• The Dalai Lama becomes an honorary Roman, but seriously old-school. Tell me he doesn't look delighted.
And some stuff that didn't fit in, but that I just had to include:
  • And, making her second appearance on this edition of Carnivalesque, Judith Weingarten muses on the meaning of neolithic "venus figures" -- a post that I find interesting, since I had to lecture on this very topic only a couple of weeks ago.
And that's it! Make sure to check in at the Carnivalesque page to see who'll be hosting the next festivities, and don't forget to stop by here again on Monday the 2nd for the first meeting of our online roundtable on Judith Bennett's History Matters!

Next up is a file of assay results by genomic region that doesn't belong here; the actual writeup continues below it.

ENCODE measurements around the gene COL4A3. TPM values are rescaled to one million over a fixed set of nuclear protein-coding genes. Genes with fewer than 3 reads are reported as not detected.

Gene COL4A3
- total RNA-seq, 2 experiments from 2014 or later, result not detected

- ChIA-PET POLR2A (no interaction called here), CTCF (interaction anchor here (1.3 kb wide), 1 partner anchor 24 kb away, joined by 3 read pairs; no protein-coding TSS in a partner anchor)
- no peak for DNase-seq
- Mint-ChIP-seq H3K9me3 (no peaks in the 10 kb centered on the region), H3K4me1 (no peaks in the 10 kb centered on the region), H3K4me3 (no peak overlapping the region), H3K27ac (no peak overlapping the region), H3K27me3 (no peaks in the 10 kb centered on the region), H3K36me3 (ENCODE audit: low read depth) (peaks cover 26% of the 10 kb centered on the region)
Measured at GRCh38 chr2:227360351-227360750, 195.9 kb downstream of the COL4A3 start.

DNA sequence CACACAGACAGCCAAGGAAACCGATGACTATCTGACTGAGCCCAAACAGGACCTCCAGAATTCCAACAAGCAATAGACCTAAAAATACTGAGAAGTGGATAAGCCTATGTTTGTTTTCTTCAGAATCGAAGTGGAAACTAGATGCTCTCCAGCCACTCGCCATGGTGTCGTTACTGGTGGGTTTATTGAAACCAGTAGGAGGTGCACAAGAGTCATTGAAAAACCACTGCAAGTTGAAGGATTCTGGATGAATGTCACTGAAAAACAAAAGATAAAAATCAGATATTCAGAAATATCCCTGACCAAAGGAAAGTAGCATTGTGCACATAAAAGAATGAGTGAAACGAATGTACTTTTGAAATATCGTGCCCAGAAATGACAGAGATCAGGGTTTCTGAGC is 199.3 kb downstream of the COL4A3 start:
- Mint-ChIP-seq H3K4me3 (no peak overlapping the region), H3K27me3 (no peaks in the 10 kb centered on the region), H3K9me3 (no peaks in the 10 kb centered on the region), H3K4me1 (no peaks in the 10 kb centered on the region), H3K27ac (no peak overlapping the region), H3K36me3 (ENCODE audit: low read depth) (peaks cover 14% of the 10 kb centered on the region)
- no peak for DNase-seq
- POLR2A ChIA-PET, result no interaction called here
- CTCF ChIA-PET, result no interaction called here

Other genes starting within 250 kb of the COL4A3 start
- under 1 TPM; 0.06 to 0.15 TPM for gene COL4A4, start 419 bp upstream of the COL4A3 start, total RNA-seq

Oh, Happy!

Two of my friends from Fellowship City got engaged! Hooray!

Full disclosure: I was never one of those people who daydreamed about her perfect wedding, or sketched wedding dress designs on her school notebooks. As 40 approaches, I am not panicked that I'm not married. I think marriage is a nice public gesture, and certainly has its practical benefits, but I don't think it's for everyone, and I don't think it's necessary to happy couple-hood.

But just the same, when two people you care about, and who you have watched find each other, lose each other, and negotiate the bumps in the road to find each other again decide to make a big, fat, public commitment to each other, that's pretty damn cool, and worth celebrating. A lot. And if all goes well, I'll be in Fellowship City for a long weekend this summer, doing just that.

So, if either of the two of you are reading, congratulations! Yay, you!

Thursday, February 19, 2009

What I Need

1. Carnivalesque submissions. Actually, I've gotten a lot of these in the past week, but I can still accept more today or tonight, if you know of an ancient/medieval post that needs more attention.